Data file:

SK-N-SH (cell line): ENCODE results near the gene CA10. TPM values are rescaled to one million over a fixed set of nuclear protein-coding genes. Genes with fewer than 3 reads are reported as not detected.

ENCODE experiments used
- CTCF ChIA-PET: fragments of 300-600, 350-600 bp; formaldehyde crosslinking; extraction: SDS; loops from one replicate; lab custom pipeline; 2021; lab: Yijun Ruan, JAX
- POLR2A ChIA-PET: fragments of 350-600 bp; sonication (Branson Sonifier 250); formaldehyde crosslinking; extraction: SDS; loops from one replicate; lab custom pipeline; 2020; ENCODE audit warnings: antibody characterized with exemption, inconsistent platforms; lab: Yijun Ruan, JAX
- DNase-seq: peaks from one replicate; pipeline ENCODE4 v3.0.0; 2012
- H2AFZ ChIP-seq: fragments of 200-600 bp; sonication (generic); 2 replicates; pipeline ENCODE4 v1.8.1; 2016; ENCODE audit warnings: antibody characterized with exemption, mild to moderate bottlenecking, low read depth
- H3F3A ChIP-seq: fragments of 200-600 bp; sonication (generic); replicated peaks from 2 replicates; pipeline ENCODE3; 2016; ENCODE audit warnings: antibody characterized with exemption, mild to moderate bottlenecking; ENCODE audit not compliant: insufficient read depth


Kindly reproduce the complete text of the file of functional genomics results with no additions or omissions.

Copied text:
SK-N-SH (cell line): ENCODE results near the gene CA10. TPM values are rescaled to one million over a fixed set of nuclear protein-coding genes. Genes with fewer than 3 reads are reported as not detected.

ENCODE experiments used
- CTCF ChIA-PET: fragments of 300-600, 350-600 bp; formaldehyde crosslinking; extraction: SDS; loops from one replicate; lab custom pipeline; 2021; lab: Yijun Ruan, JAX
- POLR2A ChIA-PET: fragments of 350-600 bp; sonication (Branson Sonifier 250); formaldehyde crosslinking; extraction: SDS; loops from one replicate; lab custom pipeline; 2020; ENCODE audit warnings: antibody characterized with exemption, inconsistent platforms; lab: Yijun Ruan, JAX
- DNase-seq: peaks from one replicate; pipeline ENCODE4 v3.0.0; 2012
- H2AFZ ChIP-seq: fragments of 200-600 bp; sonication (generic); 2 replicates; pipeline ENCODE4 v1.8.1; 2016; ENCODE audit warnings: antibody characterized with exemption, mild to moderate bottlenecking, low read depth
- H3F3A ChIP-seq: fragments of 200-600 bp; sonication (generic); replicated peaks from 2 replicates; pipeline ENCODE3; 2016; ENCODE audit warnings: antibody characterized with exemption, mild to moderate bottlenecking; ENCODE audit not compliant: insufficient read depth